« PreviousContinue »
And now what rests, but in night's overture *,
[They all cry, Henry ! Why then, let's on our way in filent fort, For Warwick and his friends, God and Saint George!
[Exeunt. S CE N E IV. Enter the Watchmen to guard the King's tent. 1 IMatch. Come on, my masters, each 'man take
his stand : The King by this hath set him down to sleep.
2 Watch. What, will he not to bed ?
1 Watch. Why, no; for he hath made a folemn Never to ly and take his natural rest, [vow, Till Warwick or himself be quite supprefs'd.
2 Watch. To-morrow then, belike, shall be the If Warwick be so near as men report, [day.
3 Watch. But say, I pray, what Nobleman is that, That with the King here resteth in his tent? 1 Watch. 'Tis the Lord Hastings, the King's chiefest
friend. 3Watch. O, is it so?--But why commands the King, That his chief followers lodge, in towns about him, While he himself keepeth in the cold field? 2 Watch. 'Tis the more honour, because the more
3 Watch. Ay, but give me worship and quietness; I like it better than a dang’rous honour. If Warwick knew in what estate he stands, 'Tis to be doubted he would waken him. i Watch. Unless our halberds did ihut up his passage.
2 Watch. Ay; wherefore else guard we this royal But to defend his person from night-foes? [tent, Enter Warwick, Clarence, Oxford, Somerset, and
French Soldiers, silent all. War. This is his tent; and see where stands his
guard. -Courage, my masters: honour now, or never ! But follow me, and Edward Thall be ours.
1 Watch. Who goes there? 2 Watch. Stay, or thou dieft. [Warwick and the rest cry all, Warwick! War
wick! and set upon the Guard; who fly, crying, Arms! Armis! Warwick and the rest following them.
The drum beating and trumpets founding. Enter Warwick, Somerset, and the rest, bringing the
King out in a gown, sitting in a chair; Glo'ster
is the Duke. K. Edw. The Duke! why, Warwick, when we Thou call’dst me King.
[parted "Var. Ay, but the case is alter'd. When you disgrac'd me in my ambassade, Then. I degraded you from being King; And come now to create you Duke of York. Alas, how should you govern any kingdom,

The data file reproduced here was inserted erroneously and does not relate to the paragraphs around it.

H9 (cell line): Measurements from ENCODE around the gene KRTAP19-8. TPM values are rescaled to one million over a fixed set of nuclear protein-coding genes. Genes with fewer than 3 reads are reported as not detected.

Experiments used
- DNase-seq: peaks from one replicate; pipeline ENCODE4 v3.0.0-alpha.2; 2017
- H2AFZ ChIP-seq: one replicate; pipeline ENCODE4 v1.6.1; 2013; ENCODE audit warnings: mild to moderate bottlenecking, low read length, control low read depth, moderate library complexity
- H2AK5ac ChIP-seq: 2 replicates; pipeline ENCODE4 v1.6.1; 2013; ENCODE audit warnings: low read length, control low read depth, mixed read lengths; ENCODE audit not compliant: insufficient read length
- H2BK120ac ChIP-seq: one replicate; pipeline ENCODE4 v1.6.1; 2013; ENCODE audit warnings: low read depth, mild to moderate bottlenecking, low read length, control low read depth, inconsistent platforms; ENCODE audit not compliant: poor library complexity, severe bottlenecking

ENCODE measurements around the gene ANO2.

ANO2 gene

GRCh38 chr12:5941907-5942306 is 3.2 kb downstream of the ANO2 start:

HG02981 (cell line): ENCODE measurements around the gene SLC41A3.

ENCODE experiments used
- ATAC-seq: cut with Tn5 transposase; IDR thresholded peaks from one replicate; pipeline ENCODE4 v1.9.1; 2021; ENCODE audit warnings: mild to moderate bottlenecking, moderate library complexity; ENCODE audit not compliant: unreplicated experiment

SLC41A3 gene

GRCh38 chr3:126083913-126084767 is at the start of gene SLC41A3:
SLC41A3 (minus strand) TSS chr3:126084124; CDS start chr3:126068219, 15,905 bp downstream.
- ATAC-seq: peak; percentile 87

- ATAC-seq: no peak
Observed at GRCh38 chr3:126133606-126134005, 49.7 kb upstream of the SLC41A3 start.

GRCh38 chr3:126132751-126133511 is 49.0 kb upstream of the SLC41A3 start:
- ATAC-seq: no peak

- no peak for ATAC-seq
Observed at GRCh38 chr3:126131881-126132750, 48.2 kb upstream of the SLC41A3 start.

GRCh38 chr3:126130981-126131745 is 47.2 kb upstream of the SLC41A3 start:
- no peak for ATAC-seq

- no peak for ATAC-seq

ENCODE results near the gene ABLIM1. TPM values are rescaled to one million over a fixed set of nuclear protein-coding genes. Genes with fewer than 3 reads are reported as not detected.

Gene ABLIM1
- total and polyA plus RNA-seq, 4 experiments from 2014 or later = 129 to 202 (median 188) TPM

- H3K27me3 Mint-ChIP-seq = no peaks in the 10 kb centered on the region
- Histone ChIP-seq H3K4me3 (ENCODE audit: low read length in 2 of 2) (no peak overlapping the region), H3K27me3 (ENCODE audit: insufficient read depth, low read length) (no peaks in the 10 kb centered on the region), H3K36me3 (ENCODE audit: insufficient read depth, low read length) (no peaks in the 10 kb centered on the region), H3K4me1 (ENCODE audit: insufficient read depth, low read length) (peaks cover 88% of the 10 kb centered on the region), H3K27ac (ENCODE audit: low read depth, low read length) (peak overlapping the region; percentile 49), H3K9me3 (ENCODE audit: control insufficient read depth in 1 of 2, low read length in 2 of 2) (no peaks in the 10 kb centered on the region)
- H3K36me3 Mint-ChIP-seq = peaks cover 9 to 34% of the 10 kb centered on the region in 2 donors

That know not how to use ambassadors, Nor how to be contened with one wife, Nor how to use your brothers brotherly, Nor how to study for the people's welfare, Nor how to shrowd yourself from enemies?
K. Edw. Brother of Clarence, and art thou here Nay, then I see that Edward needs must down. [too? VOL. VI,
"Yet, Warwick, in despight of all mischance,
Of thee thyself, and all thy complices,
[Takes off his crown.
K. Edw. What fates impose, that man must needs It boots not to resist both wind and tide. [abide;
ÇExit King Edward led out. Oxf. What 'now remains, my Lords, for us to do, But march to London with our soldiers ?
War. Ay, that's the first thing that we have to do; To free king Henry from imprisonment, And see him seated in the regal throne. [Exeunt.
Enter Rivers and the Queen,
Queen. Ay, almost Nain, for he is taken prisones,
Fell Warwick's brother, and by that our foe.
Riv. These news, I must confess, are full of grief;,
Queen. Till then fair hope must hinder life's de-
Riv. But, Madam, where is Warwick then become?
Queen. I am informed that he comes tow'rds Lon.
S CE N E VI.
He fall here find his friends with horfe and men, To set him free from his captivity.
Enter King Edward and a Huntsman with him. Hunt. This way, my Lord, for this way lyes the
gaine. K. Edb. Nay, this way, man; see where the
buntsmen stand. Now, brother Glo'ster, Hastings, and the rest, Srand you thus close 10 steal the bishop's deer?
Glo. Brother, the time and care requiresh haften Your horse stands ready by at the park corner.
K. Edw. But whither thall we then?
Haft. To Lyn, my Lord, And ship from thence to Flanders. Glou. Well guess’d, believe me, for that was my
meaning. K. Edw, Stanley, I will requite thy forwardness. Glou. But wherefore stay we? 'is no time 10 talk, K. Edw. Huntsman, what say'st thou? wilt thou
go along? Hunt. Better do fo than tarry and be hang'd. Glou, Come then away, let's ha' no more ado. X. Edw. Bishop, farewell; shield thee from War
wick's frown, And pray that I may repossess the crown. [Exeunt.
S CE N E VII.
Changes to the Tower in London. Enter King Henry, Clarence, Warwick, Somerfer,
young Richmond, Oxford, Montague, and Lieutinant of the Tower.
K.Henry. Mr Lieutenant, now that God and friends! Have fhaken Edward from the renal feat, And surn'd my capure state to liberty, Ny fear to hope, my forrow's unto joys.. At our enlargement what are thy due fees?
Liew Subjects may challenge nothing of their loveBut if iuiliumble praver may prevail, [reigns; I then crave pardon of your Majeity.
K. Hen. Forsbar, Lieutenant for well- using me